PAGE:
People can quibble about the details, but it's fair to say that the McGuinty government is presenting a "vision" with it's Green Energy Act, a comprehensive approach to move all facets in tandem towards a over arching goal. It really is a plan that has a transformational component, so that if successful, the Ontario economy will emerge stronger and more diversified, more competitive and greener, in such a way to be a benefit, not a drag.
One of the biggest criticisms of the Ontario Liberals, they tend to move in a timid fashion, small steps here and there, but nothing that evokes the word bold. What we see now, is a recognition that it's sink or swim time, Ontario can't plod along, relying on past powerhouses to fuel the economy, it must modernize:
Ontario's Green Energy Act will create 50,000 new jobs in construction, trucking and engineering while laying the groundwork for developing projects more quickly, Energy Minister George Smitherman said today.
"If passed, the act would ensure that new green power doesn't get tripped up in all kinds of red tape, but instead that new renewable generation would be built and flowing into the system faster," Smitherman told the legislature after introducing the bill.
The Green Energy Act will also set what Smitherman called ``reasonable" domestic content requirements for renewable projects to ensure more money is spent in the province.
Premier Dalton McGuinty said while he understood a switch from making cars to making wind turbines may not be easy for workers in Ontario, green technology is key to boosting the province's economy.
The province isn't turning away from its traditional auto jobs, but has a responsibility to create new work as well as a sustainable energy base, said McGuinty.
"It's not an easy shift, I understand that, but we need to begin to plan for the future with a sustainable energy base," he said.
"We have to see ourselves as vital players. We can't just tinker with a few things."
Progressive Conservative critic John Yakabuski called the legislation vague, noting it "leaves
Encouraging words from the NDP:
New Democrat Peter Tabuns said the change was "way past due."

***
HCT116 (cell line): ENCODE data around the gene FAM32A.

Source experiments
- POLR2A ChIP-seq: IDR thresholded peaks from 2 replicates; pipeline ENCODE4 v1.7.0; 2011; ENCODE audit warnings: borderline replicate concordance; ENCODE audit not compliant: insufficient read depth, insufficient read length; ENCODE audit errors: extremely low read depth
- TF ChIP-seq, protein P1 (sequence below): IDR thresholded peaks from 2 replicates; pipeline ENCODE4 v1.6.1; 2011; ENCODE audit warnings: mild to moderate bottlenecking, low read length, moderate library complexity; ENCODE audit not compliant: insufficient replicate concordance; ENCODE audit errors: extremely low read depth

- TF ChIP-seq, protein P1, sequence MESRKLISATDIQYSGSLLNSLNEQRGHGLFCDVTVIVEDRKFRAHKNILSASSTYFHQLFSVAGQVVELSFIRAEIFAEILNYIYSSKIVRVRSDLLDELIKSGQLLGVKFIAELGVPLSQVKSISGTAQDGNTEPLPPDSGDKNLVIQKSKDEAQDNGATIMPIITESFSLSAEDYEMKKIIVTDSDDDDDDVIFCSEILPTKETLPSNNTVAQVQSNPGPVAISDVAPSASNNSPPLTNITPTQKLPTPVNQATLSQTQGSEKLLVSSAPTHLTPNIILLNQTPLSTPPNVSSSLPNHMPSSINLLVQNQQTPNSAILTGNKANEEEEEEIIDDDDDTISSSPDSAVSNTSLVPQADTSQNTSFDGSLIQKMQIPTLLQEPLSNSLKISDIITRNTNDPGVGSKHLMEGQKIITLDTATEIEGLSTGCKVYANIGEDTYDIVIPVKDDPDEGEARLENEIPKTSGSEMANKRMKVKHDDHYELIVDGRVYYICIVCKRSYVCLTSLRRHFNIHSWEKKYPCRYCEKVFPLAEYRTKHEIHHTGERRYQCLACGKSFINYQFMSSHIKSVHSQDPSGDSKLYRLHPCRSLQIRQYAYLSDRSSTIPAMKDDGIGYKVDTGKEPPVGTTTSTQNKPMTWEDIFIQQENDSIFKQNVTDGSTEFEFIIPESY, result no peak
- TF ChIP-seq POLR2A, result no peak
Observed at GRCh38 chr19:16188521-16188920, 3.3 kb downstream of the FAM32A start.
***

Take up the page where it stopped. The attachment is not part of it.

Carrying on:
"The fact that this government is finally saying it will link jobs with climate change is welcome, it opens the debate," Tabuns said in the legislature.
"My goal is to see that we actually deliver; that we don't get trapped in the timidity that I see in the bill before us."
The legislation will amend 15 statutes and the government says it will create 50,000 new jobs.
Is this plan perfect? I've heard encouraging reviews from many sources, others are critical, but given that unanimity is a fallacy, overall I think you can argue, with credibility, that this plan has the comprehensive component, a coherent thread throughout, that it encompasses everything a bold plan should entail. You can't just play along the margins, and maybe the McGuinty government was guilty of this in the past. This economic collapse allows the Liberals to be aggressive, because there is a real, sober understanding, that the status quo is a future anchor.
Governments are given political capital during tough times, we see it in other jurisdictions as well. A crisis is really an opportunity, because the urgency it brings allows for initiatives which cut through the normal pace of change, as long as your articulate the light at the end of the tunnel, you're given room to "try it" so to speak. Whereas, the Conservative government offers vanilla, old ideas, the only goal to "ride out", the provincial Liberals are demonstrating a capacity for BIG ideas, with an eye for the future.